59. 59. slide 59 Disenfranchisement based on educational attaintment? “excluding the bottom 80 percent of white voters from voting might be just what poor blacks need” J. Brennan, Against Democracy, 2016 Hobbits Hooligans Vulcans
  60. 60. slide 60 Planetary boundaries as political mythmaking? “Ultimately, there will need to be an institution (or institutions) operating, with authority, above the level of individual countries to ensure that the planetary boundaries are respected. In effect, such an institution, acting on behalf of humanity as a whole, would be the ultimate arbiter of the myriad trade-offs that need to be managed as nations and groups of people jockey for economic and social advantage. It would, in essence, become the global referee on the planetary playing field. “ Will Steffen, Johan Rockström, Robert Costanza, 2011. How Defining Planetary Boundaries Can Transform Our Approach to Growth, Solutions:2:59-65. https://www.thesolutionsjournal.com/article/how-defining- planetary-boundaries-can-transform-our-approach-to-growth/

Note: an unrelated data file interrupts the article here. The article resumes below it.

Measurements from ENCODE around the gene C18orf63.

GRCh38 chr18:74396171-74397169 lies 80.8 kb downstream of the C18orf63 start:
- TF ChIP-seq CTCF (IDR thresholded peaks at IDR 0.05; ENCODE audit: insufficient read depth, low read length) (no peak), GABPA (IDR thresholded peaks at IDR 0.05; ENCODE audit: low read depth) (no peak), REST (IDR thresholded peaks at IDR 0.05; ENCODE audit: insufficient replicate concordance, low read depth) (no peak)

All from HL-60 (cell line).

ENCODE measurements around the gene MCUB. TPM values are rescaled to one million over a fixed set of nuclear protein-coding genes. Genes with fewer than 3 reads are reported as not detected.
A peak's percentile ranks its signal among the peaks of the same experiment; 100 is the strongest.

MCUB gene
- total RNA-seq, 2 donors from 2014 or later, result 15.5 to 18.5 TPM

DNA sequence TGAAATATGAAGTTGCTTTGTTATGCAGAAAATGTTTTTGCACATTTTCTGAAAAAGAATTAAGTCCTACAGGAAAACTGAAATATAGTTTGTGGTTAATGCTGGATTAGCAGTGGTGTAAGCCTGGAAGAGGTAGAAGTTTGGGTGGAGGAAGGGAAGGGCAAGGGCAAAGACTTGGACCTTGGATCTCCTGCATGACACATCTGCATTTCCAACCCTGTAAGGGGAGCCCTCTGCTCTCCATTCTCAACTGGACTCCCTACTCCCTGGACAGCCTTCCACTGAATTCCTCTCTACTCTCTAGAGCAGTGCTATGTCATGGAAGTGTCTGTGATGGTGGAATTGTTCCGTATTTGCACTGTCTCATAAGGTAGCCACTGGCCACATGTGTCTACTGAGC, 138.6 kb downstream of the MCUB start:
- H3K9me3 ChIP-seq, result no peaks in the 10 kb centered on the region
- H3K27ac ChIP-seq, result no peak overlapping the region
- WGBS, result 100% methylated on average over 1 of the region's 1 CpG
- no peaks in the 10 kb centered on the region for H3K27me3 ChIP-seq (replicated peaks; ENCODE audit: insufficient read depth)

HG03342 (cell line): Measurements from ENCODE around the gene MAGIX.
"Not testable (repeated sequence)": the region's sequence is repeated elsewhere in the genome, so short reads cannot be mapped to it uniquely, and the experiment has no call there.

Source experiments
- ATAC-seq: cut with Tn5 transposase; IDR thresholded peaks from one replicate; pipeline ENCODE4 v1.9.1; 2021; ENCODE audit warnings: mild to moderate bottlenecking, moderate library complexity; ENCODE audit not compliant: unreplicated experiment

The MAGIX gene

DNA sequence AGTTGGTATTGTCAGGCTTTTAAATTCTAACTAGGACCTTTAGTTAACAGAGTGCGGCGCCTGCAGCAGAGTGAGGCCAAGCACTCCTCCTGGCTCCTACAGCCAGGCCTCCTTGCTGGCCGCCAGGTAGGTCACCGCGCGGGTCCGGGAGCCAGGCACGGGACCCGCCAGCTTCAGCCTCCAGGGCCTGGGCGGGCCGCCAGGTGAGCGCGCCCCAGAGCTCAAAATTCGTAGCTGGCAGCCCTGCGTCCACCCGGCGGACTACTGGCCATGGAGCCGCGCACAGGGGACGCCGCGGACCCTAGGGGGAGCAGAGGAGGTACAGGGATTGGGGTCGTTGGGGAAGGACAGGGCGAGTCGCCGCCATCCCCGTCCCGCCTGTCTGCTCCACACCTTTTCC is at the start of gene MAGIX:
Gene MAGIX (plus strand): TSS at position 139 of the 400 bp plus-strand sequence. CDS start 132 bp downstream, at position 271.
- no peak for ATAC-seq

61. 61. slide 61 Are scientists as partisan social media warriors helping? Suhay, E., Bello-Pardo, E., & Maurer, B. (2018). The Polarizing Effects of Online Partisan Criticism: Evidence from Two Experiments. The International Journal of Press/Politics, 23(1), 95-115. “online partisan criticism likely has contributed to rising affective and social polarization in recent years between Democrats and Republicans in the United States, and perhaps between partisan and ideological group members in other developed democracies as well”
  62. 62. slide 62 Populism as perceived status threat “the 2016 election was not about economic hardship. Instead, it was about dominant groups that felt threatened by change and a candidate who took advantage of that trend by positioning himself closer than his opponent to Americans’ positions on status threat- related issues.” Mutz, D. C. (2018). Status threat, not economic hardship, explains the 2016 presidential vote. Proceedings of the National Academy of Sciences, 201718155.